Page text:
From our work with torture survivors, we know that many survivors are particularly vulnerable to harm in detention. Many survivors experience re-traumatisation, whether that’s recall of torture experiences or deterioration of existing trauma symptoms.
The Bill is not compatible with international law
Even though the UK is no longer part of the European Union, it still has obligations under the European Convention on Human Rights (ECHR), as well as other international treaties like the UN Refugee Convention. In fact, the UK played a crucial role in drafting both the ECHR and the Refugee Convention in the aftermath of WWII and the Holocaust.
The Refugee Ban Bill puts in turmoil many of the UK’s obligations under international law – like the commitment to not return individuals to a country where they might be subjected to persecution (the principle of non-refoulement).
Many voices like the UNHCR (the UN refugee agency) have expressed serious concern that the Bill would not only undermine the UK’s humanitarian traditions but it would also breach its obligations under international law. This is important because if the UK backslides on its commitments to refugees there is nothing stopping other countries taking a similar approach.
At its worst, the UK could start a chain reaction that sees other countries refusing to make decisions on refugees’ protection claims because of how they arrived. If this happens, it will become even harder for people to leave a situation of danger and find safety in another country.
The Bill fails without the Rwanda scheme
The Refugee Ban Bill is highly reliant on the Government’s ability to make removal arrangements with a ‘safe third country’ like Rwanda. But in June 2023, the Court of Appeal ruled that Rwanda is not a safe country for refugees to be sent to – meaning that the Government’s ‘cash for humans’ scheme is deemed unlawful.
People from countries like Afghanistan, Syria and Iran – who make up a huge number of ‘irregular’ arrivals to the UK – will not be automatically removed back to their country of origin under this new Bill. This is because the UK recognises that people from these countries have high refugee grant rates, meaning it would be unsafe for these people to be returned to their country of nationality. However, the Bill also refuses these refugees permission to remain in the UK and secure a legal status.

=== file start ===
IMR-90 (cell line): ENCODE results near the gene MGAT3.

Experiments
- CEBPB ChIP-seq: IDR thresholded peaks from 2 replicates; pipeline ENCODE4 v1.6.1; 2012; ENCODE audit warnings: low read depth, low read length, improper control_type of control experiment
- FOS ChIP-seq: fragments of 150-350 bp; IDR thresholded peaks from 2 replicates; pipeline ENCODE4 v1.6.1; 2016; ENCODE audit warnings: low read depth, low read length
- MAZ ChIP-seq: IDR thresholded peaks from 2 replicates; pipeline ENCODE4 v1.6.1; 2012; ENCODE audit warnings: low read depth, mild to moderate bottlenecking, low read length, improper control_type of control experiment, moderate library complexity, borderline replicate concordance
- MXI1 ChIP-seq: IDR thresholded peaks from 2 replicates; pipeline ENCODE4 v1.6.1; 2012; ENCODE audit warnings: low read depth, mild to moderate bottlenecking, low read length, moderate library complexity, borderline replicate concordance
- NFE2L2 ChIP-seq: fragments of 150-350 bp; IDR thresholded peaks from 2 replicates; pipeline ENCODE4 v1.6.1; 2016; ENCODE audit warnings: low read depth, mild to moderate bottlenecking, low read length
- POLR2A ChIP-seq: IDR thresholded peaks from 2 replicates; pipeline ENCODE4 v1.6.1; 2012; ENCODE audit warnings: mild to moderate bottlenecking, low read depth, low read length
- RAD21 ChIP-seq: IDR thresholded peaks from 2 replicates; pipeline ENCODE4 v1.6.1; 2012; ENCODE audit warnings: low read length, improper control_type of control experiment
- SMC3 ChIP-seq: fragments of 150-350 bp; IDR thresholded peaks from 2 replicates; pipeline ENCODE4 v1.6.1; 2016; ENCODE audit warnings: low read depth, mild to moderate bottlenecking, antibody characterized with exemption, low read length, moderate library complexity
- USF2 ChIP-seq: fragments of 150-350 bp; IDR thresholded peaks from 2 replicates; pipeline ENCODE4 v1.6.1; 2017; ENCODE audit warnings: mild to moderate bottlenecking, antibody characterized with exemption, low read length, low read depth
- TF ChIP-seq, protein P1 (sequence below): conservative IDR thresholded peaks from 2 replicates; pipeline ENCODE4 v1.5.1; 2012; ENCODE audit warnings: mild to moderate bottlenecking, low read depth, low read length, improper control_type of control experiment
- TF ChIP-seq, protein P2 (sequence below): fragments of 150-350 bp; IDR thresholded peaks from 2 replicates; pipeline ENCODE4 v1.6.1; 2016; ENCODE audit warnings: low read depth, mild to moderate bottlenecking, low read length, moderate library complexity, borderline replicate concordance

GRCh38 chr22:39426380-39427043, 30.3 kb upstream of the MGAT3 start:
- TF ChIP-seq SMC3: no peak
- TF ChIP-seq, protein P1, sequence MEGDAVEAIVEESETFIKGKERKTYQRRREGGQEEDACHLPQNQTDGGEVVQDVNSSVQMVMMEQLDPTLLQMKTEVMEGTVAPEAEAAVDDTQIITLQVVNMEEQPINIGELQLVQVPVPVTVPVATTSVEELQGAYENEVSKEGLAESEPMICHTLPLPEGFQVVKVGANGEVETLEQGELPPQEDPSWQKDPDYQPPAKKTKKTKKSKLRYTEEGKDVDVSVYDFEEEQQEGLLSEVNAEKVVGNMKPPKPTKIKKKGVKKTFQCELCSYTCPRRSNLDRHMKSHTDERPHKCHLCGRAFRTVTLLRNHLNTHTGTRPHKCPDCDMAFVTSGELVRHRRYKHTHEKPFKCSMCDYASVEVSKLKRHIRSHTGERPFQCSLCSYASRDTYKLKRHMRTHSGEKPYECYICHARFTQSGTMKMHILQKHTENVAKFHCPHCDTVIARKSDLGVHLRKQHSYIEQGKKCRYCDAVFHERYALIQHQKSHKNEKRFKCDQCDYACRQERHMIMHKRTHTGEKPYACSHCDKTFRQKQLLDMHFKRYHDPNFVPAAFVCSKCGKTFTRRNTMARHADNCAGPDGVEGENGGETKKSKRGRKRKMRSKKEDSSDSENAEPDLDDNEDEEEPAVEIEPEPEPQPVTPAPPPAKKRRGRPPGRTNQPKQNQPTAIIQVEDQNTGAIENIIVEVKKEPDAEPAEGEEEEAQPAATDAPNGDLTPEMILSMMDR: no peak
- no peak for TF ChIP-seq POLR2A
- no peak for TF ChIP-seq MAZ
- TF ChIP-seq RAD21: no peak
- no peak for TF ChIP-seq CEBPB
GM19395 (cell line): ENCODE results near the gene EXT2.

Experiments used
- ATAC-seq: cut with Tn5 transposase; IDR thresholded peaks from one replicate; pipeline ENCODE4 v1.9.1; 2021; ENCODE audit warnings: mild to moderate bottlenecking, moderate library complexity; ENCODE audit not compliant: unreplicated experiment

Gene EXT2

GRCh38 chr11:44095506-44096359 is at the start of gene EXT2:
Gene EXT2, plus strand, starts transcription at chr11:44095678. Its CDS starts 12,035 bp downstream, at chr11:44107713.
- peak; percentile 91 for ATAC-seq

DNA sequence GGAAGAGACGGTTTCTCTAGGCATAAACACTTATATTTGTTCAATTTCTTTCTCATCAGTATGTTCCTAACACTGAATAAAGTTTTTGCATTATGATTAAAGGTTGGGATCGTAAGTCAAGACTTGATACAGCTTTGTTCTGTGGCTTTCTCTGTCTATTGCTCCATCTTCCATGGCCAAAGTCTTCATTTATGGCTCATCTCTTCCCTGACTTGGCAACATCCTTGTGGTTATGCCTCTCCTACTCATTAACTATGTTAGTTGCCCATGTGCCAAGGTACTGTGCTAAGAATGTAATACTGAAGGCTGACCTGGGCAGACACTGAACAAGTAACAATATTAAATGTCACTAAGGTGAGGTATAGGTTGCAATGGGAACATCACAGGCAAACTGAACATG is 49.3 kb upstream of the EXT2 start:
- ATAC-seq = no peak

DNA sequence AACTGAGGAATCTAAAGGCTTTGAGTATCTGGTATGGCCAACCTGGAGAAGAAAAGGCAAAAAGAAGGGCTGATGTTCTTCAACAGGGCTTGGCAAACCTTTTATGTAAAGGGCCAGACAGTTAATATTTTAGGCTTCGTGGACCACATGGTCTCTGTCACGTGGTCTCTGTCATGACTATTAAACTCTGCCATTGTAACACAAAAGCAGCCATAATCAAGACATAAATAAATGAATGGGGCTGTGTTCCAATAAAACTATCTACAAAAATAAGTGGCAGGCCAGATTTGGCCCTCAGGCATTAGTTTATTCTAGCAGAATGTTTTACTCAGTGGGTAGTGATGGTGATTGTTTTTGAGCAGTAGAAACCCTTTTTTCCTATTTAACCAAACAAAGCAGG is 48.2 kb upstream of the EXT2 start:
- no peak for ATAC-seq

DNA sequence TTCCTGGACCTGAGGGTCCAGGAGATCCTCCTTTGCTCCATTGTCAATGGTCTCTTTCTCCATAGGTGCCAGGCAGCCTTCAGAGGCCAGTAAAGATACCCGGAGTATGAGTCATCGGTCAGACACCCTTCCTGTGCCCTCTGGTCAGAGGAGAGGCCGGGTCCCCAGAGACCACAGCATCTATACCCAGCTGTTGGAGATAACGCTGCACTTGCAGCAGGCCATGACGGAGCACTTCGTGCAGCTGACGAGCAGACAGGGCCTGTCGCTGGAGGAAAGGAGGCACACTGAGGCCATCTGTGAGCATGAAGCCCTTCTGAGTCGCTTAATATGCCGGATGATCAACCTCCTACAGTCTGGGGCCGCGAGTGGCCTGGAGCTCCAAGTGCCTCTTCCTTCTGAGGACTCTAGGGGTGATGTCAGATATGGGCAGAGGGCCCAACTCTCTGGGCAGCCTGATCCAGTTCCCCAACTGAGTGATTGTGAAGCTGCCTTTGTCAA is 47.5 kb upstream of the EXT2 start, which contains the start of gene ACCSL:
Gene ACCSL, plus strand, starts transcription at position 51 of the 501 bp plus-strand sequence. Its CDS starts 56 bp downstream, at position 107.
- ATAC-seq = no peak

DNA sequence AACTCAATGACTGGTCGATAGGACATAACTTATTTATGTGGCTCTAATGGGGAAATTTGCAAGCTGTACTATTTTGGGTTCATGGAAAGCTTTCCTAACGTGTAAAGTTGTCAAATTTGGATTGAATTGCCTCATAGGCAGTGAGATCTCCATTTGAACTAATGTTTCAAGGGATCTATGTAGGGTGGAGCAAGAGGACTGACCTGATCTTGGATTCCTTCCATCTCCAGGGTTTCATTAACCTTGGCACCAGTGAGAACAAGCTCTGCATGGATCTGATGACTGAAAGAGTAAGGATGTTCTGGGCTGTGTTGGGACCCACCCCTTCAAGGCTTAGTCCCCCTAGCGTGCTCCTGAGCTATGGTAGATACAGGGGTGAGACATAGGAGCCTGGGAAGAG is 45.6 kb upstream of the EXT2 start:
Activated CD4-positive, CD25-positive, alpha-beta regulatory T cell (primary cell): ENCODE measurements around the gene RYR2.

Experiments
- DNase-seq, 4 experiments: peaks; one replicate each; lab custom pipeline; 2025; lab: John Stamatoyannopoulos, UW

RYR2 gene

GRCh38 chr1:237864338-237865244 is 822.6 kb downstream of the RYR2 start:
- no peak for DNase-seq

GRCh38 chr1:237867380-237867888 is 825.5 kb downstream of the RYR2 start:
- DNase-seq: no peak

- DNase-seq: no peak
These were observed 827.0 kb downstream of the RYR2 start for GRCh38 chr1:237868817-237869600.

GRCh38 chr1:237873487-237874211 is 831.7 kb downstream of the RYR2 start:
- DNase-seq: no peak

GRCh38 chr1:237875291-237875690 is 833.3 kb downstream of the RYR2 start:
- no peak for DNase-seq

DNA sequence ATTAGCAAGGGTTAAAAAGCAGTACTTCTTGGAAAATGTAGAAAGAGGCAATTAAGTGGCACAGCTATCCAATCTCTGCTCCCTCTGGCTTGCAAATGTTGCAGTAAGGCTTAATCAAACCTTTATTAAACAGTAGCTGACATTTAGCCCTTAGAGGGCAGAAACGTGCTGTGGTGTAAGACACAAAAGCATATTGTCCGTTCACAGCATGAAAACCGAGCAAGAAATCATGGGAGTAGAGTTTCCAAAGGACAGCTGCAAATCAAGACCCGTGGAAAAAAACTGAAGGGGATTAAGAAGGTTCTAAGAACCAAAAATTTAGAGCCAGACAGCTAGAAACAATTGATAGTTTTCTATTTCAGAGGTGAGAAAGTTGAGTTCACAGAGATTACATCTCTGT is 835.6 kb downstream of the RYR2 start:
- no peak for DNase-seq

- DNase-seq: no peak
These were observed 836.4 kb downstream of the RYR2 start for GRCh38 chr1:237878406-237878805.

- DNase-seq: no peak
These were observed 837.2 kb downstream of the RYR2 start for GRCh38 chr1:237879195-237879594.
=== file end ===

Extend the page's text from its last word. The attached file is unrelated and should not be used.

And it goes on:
At the moment, the Government has no deals with other countries where refugees would be processed. This means a large number of people will be subject to indefinite detention while the UK tries to remove them to another country. If this isn’t practically possible, we anticipate people will be released from detention but left in legal limbo, with the UK refusing to make a decision on their asylum claim. This population will be incredibly vulnerable to exploitation and abuse, with no ability to rebuild their life in the UK.
What you can do to help us fight the Refugee Ban Bill
At Freedom from Torture, we’re fighting the Government’s cruel and inhumane Bill. But we need your support:
- Sign our petition: Show that you oppose the Refugee Ban Bill by joining more than 26,000 people and telling the Government: Not in our name.
- Donate to support our work: Please consider donating to help us keep fighting for a fairer asylum system, and to provide survivors of torture with therapy, financial assistance and ongoing support.
- Read our policy briefing: Together with other charities, we produced a short document that explains in more detail some of the key problems with the Refugee Ban Bill and lays out an alternative vision for the UK’s asylum system.
The continued risk to life in the Channel is a serious problem and no one wishes to see a continuation of the loss of life. But the Refugee Ban Bill is not the solution.
The recent increase in the number of small boats is an obvious result of the mismanagement of the UK’s asylum system, the securitisation of the UK’s borders, as well as an escalation in conflict around the world.
We believe the UK can be a place of hope and safety for people fleeing persecution and torture. And that means holding on to the principles of protection and international solidarity.
Banner image credit: Andrew Aitchison / In pictures via Getty Images